Thanks everyone, every useful to know. I'm so sorry to hear of your experience lostindubai - childbirth carried just so many uncertainties and painful possibilities :-(

lostindubai Sat 07-Nov-15 15:49:41

Focus, that's true alright! I'm glad you asked the question though because I've found some of the replies quite reassuring.

Congratulations on your baby btw!

LibrariesGaveUsP0wer Sat 07-Nov-15 15:53:08

I had forceps and episiotomy first time. A tear along the scar tissue second time and a graze the third.

I was told that there is a slightly increased risk of tearing if you've had a previous episiotomy, but nothing that they would consider material enough to affect your care. And DD2 did shoot out like a speeding bullet. Was more controlled third time!

mathanxiety Sat 07-Nov-15 21:51:46

Lostindubai, I saw you were interested in hearing other responses. My post was a response. I think with proper care to use anesthetic and above all good nursing care in the hospital afterwards, plus something like the perinatal ice packs there don't have to be complications.

My discharge from hospital wasn't early. Most women in my neck of the woods got sent home at the 24 hour mark or first thing in the morning after that point.

A tear that is deep and uncontrolled might also result in a complicated recovery and another where the first tear was in a subsequent delivery. My obstetrician used to travel to Africa to teach health workers there to mend and prevent obstetric fistula. Tearing can have very serious effects. If serious complications was the norm after episiotomy or in subsequent deliveries then the practice wouldn't be as widespread as it is. It sounds as if you were really unlucky and perhaps the care you received was not up to par. With anesthesia, you should have felt the icy cold sensation of the block and nothing more.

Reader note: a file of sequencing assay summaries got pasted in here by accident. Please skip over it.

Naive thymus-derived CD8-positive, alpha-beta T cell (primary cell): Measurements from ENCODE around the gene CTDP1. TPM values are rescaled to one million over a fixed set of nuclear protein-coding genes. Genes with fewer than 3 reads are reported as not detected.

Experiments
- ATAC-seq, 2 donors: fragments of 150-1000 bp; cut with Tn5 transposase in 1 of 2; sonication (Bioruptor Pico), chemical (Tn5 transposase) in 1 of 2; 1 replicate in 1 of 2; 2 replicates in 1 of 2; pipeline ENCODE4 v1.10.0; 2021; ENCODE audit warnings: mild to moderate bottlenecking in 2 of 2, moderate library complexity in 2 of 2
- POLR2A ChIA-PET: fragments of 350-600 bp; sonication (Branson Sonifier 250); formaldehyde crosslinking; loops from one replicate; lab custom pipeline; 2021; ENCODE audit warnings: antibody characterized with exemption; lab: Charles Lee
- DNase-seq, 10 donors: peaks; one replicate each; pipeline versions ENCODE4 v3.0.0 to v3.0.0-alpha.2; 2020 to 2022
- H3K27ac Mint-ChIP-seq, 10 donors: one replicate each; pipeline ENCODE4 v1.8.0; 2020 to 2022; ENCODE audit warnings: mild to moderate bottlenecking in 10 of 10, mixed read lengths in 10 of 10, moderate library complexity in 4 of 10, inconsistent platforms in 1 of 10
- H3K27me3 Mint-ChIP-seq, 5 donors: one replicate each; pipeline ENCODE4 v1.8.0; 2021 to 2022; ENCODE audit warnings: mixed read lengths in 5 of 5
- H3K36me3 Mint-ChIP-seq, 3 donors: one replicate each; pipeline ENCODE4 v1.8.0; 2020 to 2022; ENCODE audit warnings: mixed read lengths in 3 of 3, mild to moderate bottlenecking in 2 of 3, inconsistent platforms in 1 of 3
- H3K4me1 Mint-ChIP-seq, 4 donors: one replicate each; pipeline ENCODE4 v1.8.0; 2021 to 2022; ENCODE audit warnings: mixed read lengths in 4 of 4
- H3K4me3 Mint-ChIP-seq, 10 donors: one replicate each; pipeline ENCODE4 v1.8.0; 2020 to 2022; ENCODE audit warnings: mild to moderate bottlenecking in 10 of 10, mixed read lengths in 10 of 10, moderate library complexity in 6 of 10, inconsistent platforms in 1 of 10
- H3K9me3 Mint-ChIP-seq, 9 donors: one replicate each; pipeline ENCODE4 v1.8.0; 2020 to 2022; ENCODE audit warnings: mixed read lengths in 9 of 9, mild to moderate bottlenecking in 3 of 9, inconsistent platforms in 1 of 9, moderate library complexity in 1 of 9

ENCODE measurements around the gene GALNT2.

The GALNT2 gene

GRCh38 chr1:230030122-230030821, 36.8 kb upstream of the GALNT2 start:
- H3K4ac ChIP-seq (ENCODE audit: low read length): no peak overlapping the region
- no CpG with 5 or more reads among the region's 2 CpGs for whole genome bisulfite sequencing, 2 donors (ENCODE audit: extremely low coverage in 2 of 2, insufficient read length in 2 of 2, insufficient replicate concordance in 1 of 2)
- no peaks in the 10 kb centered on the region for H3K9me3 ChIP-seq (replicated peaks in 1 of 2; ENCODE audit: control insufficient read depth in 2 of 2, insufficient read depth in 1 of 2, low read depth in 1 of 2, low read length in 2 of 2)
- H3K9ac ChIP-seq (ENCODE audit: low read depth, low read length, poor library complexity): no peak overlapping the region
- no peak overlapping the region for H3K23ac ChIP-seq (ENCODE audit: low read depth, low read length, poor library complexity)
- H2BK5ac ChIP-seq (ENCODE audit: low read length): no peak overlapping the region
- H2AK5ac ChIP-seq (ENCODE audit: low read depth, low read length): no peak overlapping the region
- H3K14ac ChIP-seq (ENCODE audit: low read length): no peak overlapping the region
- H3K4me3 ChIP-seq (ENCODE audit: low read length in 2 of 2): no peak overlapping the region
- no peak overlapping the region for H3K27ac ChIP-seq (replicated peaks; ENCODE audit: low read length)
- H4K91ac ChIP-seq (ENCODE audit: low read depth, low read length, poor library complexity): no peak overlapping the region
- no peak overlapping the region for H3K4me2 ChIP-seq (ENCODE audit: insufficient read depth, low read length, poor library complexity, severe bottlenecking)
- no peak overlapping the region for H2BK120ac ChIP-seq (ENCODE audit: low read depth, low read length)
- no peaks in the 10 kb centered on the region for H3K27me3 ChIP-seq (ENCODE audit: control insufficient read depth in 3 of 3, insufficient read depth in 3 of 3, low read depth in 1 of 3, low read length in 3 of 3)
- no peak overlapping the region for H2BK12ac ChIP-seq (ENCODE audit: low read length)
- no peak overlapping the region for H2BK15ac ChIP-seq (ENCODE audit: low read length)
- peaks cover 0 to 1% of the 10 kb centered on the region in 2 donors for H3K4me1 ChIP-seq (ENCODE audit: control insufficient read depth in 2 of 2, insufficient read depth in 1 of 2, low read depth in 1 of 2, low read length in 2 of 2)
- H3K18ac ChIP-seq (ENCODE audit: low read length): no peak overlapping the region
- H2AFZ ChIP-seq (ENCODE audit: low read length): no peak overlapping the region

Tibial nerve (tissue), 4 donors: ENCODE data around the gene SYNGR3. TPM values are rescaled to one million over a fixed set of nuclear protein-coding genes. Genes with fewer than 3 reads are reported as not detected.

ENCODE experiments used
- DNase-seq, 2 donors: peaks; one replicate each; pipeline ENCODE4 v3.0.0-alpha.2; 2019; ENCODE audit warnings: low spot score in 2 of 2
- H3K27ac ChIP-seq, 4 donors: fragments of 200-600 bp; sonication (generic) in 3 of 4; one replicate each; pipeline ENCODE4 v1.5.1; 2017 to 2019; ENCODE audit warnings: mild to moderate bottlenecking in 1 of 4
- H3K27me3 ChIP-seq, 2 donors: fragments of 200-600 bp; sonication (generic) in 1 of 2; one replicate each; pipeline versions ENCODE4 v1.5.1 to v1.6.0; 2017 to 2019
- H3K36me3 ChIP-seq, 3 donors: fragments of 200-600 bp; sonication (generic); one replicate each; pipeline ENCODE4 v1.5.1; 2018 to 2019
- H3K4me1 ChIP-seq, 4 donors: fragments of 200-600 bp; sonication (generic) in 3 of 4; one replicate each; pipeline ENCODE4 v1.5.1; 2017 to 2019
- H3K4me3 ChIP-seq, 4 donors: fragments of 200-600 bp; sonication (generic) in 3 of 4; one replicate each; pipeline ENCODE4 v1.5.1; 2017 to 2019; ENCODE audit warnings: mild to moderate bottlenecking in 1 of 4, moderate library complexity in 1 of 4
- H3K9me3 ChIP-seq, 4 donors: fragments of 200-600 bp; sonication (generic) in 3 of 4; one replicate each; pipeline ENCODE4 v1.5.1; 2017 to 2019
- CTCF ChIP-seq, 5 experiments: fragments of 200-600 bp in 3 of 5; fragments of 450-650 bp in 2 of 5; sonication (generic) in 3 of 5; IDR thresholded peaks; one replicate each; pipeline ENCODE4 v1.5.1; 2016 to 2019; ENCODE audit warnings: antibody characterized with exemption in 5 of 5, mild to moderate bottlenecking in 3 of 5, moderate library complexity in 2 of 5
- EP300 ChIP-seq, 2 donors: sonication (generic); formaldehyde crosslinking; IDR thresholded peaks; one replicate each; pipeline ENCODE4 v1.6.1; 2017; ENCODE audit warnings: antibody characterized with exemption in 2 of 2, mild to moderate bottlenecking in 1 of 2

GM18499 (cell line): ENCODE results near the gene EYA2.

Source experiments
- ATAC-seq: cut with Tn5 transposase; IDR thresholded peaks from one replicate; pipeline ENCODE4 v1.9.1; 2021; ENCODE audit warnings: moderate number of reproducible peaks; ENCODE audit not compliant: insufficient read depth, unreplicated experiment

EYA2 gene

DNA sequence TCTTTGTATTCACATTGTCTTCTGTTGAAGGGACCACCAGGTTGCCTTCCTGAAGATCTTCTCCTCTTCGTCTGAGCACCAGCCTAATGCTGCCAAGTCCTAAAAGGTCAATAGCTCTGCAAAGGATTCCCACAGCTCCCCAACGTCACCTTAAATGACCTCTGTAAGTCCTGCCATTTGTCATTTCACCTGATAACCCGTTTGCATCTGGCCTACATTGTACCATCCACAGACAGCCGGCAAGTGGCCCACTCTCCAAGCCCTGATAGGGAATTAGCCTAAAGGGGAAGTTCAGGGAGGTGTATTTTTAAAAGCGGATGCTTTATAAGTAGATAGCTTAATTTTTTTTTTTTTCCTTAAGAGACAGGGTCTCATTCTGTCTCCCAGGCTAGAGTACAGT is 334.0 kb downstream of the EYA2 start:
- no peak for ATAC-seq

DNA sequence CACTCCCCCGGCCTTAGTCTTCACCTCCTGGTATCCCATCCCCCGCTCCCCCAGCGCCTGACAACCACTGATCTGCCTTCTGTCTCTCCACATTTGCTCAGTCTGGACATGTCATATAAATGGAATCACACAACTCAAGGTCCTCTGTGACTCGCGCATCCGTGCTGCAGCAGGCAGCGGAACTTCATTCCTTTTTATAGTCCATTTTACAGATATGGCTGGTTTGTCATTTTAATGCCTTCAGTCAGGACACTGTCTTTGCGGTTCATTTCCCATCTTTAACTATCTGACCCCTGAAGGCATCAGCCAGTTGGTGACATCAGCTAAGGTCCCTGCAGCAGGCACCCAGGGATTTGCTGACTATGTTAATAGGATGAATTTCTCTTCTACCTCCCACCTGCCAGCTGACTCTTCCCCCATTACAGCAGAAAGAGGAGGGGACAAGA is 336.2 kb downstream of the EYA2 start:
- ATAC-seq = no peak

Ice packs can be bought online if they are not supplied by the hospital, and they help - I was sent home with some from the hospital along with advice on how to use them and for how long. Continence issues can be headed off by taking kegel exercises seriously. An episiotomy should not interfere with getting these started soon after delivery.

My DC1 was 7lbs5ozs - I had an episiotomy, and DC2 was 9lbs4ozs - ventouse and episiotomy followed by a thrombosed haemorrhoid. The remaining three of my DCs were close to DC2's weight and I had three episiotomies but no more ventouse. Youngest DC is now 14 and I have had no issues since recovering from her delivery.

SirChenjin Sat 07-Nov-15 22:00:17

I had a ventouse with the associated episiotomy - incredibly painful post partum and I struggled to sit down at 6 weeks. I had some sort of scar tissue excised about a year later. 2 subsequent deliveries were very easy in comparison - no episiotomy and only tiny tears which didn't require any stitching and didn't give me any discomfort or pain, I only knew about them because the midwife told me.